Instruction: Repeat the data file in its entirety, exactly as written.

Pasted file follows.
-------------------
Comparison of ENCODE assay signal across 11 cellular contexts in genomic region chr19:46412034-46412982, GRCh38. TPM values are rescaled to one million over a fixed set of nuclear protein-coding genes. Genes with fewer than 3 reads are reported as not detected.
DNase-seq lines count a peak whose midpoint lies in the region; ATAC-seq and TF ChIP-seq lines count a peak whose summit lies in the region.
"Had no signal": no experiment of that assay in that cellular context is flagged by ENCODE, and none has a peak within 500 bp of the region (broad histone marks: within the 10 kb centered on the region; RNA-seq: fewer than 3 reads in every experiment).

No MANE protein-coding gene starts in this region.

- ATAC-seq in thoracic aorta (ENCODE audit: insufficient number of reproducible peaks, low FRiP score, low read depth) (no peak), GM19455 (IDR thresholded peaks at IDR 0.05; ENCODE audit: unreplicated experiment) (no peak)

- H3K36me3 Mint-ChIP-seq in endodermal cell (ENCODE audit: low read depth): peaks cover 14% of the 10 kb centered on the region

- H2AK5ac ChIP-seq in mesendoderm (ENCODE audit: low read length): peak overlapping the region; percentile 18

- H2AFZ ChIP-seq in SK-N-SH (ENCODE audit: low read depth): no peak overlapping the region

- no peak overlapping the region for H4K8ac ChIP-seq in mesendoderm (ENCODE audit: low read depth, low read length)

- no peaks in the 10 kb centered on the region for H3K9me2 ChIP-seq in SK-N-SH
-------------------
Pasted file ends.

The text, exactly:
Comparison of ENCODE assay signal across 11 cellular contexts in genomic region chr19:46412034-46412982, GRCh38. TPM values are rescaled to one million over a fixed set of nuclear protein-coding genes. Genes with fewer than 3 reads are reported as not detected.
DNase-seq lines count a peak whose midpoint lies in the region; ATAC-seq and TF ChIP-seq lines count a peak whose summit lies in the region.
"Had no signal": no experiment of that assay in that cellular context is flagged by ENCODE, and none has a peak within 500 bp of the region (broad histone marks: within the 10 kb centered on the region; RNA-seq: fewer than 3 reads in every experiment).

No MANE protein-coding gene starts in this region.

- ATAC-seq in thoracic aorta (ENCODE audit: insufficient number of reproducible peaks, low FRiP score, low read depth) (no peak), GM19455 (IDR thresholded peaks at IDR 0.05; ENCODE audit: unreplicated experiment) (no peak)

- H3K36me3 Mint-ChIP-seq in endodermal cell (ENCODE audit: low read depth): peaks cover 14% of the 10 kb centered on the region

- H2AK5ac ChIP-seq in mesendoderm (ENCODE audit: low read length): peak overlapping the region; percentile 18

- H2AFZ ChIP-seq in SK-N-SH (ENCODE audit: low read depth): no peak overlapping the region

- no peak overlapping the region for H4K8ac ChIP-seq in mesendoderm (ENCODE audit: low read depth, low read length)

- no peaks in the 10 kb centered on the region for H3K9me2 ChIP-seq in SK-N-SH